Kings of the Hill

Goat stands on a wooden roof at the Pierce College Farm Center. In Woodland Hills, Calif. 91371 on Sept. 13th 2012. Photo: Bridget Smyth
Goat stands on a wooden roof at the Pierce College Farm Center. In Woodland Hills, Calif. 91371 on Sept. 13th 2012. Photo: Bridget Smyth

 

While driving by the Pierce College Farm Center, many students cannot believe their eyes when they see a goat walking on top of the farm houses.

 

Dr. Leland S. Shapiro, director of the Pre-Veterinary Science Program, explained how it is normal for goats to engage in such behavior.

 

“If you look at goats in nature, they climb on rocks,” Shapiro said. “They live on hills and they like to be up high so they can see things and play ‘king of the hill.”

 

He also explained that this helps the goats interact with other animals and that it naturally enriches their life.

 

“Playing king of the hill is a form a behavioral enrichment for the goats,” Shapiro said.

 

Another reason the goats climb up the telephone poles and rooftops is to stay away from the coyotes occasionally seen on campus by the Farm Center, according to Shapiro.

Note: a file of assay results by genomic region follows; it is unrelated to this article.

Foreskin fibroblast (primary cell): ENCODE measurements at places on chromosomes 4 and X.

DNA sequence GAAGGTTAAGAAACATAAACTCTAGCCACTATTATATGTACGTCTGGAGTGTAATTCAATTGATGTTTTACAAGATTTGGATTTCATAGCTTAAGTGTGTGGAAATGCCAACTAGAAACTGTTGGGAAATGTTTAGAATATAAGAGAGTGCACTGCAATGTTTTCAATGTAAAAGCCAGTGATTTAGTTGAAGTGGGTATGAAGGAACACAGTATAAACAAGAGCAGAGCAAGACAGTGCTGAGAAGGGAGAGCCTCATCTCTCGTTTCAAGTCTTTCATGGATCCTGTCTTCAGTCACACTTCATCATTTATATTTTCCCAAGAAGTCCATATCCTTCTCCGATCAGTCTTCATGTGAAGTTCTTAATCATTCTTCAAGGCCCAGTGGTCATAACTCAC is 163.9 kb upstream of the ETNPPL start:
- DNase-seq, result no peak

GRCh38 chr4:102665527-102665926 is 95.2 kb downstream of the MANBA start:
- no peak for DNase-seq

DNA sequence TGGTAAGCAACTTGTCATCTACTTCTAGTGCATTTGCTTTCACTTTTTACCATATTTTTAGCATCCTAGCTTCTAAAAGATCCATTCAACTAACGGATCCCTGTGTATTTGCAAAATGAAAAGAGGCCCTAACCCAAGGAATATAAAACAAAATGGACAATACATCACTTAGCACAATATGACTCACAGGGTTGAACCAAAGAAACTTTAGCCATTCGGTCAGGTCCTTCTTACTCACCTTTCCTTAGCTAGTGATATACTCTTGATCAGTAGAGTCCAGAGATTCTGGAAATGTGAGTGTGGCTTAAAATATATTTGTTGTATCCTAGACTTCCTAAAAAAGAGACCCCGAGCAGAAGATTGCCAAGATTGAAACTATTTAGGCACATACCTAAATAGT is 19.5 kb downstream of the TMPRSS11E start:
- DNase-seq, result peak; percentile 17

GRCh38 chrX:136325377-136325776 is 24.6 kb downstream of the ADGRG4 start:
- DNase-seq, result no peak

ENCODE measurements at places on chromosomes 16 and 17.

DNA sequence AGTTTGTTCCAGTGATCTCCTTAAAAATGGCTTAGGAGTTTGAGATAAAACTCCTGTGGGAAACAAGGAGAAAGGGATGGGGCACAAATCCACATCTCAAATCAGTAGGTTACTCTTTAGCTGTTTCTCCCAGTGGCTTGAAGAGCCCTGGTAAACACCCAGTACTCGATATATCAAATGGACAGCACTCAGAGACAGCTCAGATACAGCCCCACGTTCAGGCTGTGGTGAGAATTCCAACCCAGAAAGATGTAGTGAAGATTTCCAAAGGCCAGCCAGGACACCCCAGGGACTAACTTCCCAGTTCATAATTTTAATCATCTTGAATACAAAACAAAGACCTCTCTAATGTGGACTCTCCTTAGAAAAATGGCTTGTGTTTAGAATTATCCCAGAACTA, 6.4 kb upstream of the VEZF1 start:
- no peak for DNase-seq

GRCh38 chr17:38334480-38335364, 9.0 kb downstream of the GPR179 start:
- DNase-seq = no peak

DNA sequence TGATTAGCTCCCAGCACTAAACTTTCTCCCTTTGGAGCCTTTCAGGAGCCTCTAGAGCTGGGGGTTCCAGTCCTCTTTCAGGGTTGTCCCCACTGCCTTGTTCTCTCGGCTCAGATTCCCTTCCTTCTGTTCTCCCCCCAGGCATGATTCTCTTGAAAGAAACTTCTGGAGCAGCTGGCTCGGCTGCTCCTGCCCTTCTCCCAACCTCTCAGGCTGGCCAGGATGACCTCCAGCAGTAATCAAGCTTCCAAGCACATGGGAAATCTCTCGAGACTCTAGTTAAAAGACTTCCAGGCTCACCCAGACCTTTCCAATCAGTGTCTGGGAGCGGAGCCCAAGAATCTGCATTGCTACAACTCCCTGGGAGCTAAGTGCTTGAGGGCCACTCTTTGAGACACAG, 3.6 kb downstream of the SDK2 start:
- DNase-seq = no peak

“Coyotes are on campus,” Shapiro said. “But they will not go up there to get them.”

 

Farm Center stable hand Wendi Spielman described how the goats and a few of the sheep have managed to climb up the buildings by themselves.

 

“They’re called goat walks,” Spielman said as she explained that a few of the people at the farm have built ramps around the buildings in order for the goats to climb up on.

 

This explains why so many have witnessed goats hanging around on top the farm houses.

 

“It’s to keep them happy because they enjoy climbing,” said Spielman.

Although it may require a double-take when one first sees a farm animal using building as playground equipment, but the goats love every moment of it as it satisfied both their instinct to climb and to seek a high vantage point from which to watch for danger, according to Spielman.

 

“Many people worry, but it’s not dangerous because they have pretty good balance,” said Spielman.

 

Fastor Funes, a farm hand, also said the public has had a reaction to the goats when they have climbed up the goat walks.

 

“They are taken back by it,” Funes said in Spanish. “They say it’s cute.”

 

Seeing animals the roof is a rare sight for most students, but they can enjoy this unexpected view knowing the animals are safe and happy on top of the farm houses.